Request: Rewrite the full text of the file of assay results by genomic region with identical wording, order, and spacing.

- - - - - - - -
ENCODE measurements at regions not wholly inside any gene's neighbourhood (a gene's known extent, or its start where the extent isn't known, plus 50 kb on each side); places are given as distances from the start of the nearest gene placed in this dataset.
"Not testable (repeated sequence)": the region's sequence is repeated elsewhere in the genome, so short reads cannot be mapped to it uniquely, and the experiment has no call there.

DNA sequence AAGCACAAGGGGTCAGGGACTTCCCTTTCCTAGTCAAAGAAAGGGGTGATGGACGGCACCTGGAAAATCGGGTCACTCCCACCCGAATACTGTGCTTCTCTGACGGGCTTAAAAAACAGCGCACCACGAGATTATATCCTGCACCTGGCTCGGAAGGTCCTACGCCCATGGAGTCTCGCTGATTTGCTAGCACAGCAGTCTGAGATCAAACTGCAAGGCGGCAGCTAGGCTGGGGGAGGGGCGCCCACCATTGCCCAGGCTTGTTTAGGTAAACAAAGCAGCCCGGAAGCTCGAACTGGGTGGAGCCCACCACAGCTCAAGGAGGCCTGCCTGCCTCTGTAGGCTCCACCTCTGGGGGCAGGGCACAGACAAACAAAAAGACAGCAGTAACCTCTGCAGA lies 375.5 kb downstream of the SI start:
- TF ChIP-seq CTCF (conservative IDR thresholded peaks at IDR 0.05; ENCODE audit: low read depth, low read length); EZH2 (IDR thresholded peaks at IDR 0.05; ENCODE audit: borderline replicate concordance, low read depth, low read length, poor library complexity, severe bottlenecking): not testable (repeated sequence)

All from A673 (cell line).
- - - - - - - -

ENCODE measurements at regions not wholly inside any gene's neighbourhood (a gene's known extent, or its start where the extent isn't known, plus 50 kb on each side); places are given as distances from the start of the nearest gene placed in this dataset.
"Not testable (repeated sequence)": the region's sequence is repeated elsewhere in the genome, so short reads cannot be mapped to it uniquely, and the experiment has no call there.

DNA sequence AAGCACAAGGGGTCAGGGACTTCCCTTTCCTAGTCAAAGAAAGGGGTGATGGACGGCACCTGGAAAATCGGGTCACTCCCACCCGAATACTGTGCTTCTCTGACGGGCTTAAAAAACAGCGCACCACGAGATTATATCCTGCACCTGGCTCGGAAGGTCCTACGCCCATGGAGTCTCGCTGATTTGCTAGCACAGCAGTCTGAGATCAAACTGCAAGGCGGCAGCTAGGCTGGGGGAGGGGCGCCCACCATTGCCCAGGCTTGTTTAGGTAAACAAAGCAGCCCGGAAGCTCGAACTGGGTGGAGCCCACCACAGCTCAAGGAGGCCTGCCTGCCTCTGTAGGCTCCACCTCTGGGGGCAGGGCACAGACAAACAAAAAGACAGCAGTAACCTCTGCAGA lies 375.5 kb downstream of the SI start:
- TF ChIP-seq CTCF (conservative IDR thresholded peaks at IDR 0.05; ENCODE audit: low read depth, low read length); EZH2 (IDR thresholded peaks at IDR 0.05; ENCODE audit: borderline replicate concordance, low read depth, low read length, poor library complexity, severe bottlenecking): not testable (repeated sequence)

All from A673 (cell line).